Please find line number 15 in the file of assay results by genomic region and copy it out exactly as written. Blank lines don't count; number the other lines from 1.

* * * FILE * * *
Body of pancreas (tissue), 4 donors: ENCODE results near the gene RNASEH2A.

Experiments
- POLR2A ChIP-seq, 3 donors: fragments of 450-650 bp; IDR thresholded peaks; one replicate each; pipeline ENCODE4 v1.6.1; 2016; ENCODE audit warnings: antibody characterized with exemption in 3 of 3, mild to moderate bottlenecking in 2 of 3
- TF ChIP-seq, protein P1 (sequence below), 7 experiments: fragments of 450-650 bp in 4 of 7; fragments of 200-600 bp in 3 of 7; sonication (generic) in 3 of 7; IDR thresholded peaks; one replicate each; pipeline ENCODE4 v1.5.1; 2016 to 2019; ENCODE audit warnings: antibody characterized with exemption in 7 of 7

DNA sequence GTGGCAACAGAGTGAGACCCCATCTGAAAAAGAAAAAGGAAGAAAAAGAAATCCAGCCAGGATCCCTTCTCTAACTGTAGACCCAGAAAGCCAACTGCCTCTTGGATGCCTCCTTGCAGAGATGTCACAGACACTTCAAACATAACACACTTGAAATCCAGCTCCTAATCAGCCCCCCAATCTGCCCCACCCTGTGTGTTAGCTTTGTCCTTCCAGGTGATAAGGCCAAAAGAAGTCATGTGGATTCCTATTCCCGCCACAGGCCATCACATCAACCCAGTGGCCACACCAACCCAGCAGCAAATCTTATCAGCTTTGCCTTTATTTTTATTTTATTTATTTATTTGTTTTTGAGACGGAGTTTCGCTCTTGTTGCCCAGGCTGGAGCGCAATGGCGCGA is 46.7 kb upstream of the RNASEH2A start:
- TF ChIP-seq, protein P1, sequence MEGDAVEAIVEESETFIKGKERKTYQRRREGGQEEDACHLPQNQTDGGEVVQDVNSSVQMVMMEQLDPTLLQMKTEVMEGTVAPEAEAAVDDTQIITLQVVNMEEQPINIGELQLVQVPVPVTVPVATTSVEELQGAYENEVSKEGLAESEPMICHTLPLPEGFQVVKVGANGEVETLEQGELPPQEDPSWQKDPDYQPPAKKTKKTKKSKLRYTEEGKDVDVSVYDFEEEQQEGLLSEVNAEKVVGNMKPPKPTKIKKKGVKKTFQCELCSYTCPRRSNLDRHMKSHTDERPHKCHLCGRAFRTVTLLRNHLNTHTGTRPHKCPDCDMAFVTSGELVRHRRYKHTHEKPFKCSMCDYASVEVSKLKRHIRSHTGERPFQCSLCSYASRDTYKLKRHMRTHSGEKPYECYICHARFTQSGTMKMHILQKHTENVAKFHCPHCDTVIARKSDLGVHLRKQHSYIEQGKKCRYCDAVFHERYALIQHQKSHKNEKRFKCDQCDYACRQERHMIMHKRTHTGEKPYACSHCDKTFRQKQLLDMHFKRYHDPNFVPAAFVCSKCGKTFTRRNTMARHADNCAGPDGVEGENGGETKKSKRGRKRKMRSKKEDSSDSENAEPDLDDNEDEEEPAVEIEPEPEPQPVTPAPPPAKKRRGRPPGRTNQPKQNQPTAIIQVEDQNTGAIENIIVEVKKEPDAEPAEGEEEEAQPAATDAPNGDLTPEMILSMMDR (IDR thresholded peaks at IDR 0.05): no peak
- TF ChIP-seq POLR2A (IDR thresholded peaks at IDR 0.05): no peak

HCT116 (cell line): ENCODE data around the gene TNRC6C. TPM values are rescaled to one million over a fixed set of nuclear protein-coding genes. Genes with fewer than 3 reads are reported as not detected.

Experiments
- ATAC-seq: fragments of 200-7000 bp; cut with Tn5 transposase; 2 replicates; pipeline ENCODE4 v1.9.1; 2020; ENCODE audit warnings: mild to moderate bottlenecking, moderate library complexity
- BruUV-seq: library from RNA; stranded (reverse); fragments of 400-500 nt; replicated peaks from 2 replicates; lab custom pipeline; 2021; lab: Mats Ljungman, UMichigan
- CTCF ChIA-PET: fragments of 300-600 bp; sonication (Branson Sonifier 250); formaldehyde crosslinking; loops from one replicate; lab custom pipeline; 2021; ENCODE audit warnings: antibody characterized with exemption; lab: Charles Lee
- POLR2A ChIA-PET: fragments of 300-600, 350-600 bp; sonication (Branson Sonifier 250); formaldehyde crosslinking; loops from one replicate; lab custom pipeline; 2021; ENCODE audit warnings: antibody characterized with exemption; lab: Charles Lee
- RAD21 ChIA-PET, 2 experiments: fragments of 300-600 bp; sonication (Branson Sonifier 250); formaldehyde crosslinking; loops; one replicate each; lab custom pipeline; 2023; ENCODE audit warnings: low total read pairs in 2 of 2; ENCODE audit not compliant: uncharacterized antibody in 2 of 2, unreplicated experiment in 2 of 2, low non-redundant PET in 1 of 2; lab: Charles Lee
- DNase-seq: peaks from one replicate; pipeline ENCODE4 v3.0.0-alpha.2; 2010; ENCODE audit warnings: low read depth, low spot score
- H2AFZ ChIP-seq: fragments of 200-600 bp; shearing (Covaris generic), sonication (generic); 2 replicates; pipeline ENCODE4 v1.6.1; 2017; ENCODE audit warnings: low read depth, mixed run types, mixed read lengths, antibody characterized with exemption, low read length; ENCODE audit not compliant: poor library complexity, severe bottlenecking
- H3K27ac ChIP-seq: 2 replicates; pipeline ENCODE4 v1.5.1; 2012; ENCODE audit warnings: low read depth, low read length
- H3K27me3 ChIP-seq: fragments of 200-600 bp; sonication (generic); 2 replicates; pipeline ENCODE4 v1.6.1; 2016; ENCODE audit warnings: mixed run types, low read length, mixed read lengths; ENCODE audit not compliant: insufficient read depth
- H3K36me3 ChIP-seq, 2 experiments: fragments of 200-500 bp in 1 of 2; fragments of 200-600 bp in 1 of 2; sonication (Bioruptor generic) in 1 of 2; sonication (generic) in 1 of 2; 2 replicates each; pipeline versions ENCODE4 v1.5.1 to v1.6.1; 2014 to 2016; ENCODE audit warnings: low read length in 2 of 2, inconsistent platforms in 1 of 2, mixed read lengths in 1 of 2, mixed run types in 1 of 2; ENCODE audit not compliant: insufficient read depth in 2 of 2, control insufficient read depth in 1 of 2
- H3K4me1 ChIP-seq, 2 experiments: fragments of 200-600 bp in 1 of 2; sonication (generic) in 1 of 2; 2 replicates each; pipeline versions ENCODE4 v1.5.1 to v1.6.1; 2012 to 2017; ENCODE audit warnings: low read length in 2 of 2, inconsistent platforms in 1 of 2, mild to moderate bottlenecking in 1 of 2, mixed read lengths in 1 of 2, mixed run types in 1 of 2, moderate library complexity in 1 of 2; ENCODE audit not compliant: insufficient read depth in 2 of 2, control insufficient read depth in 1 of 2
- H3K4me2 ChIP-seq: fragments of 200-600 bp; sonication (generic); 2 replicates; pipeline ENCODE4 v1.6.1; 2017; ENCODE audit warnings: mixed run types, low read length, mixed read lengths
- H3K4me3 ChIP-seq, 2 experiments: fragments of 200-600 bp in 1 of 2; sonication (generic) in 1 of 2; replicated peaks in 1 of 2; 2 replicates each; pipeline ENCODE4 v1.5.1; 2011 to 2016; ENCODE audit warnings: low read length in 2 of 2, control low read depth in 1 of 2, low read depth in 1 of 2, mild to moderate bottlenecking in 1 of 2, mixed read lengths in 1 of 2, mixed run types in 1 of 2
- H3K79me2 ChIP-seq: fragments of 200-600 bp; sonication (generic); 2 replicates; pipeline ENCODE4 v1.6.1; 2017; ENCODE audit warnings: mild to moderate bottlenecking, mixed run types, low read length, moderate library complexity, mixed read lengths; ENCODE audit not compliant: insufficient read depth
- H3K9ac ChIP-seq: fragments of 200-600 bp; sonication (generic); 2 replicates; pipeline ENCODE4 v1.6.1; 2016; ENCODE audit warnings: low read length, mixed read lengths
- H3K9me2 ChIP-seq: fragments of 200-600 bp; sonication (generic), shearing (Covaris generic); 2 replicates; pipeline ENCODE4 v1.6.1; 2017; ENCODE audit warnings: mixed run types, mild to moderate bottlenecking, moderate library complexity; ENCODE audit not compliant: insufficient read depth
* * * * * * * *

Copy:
- DNase-seq: peaks from one replicate; pipeline ENCODE4 v3.0.0-alpha.2; 2010; ENCODE audit warnings: low read depth, low spot score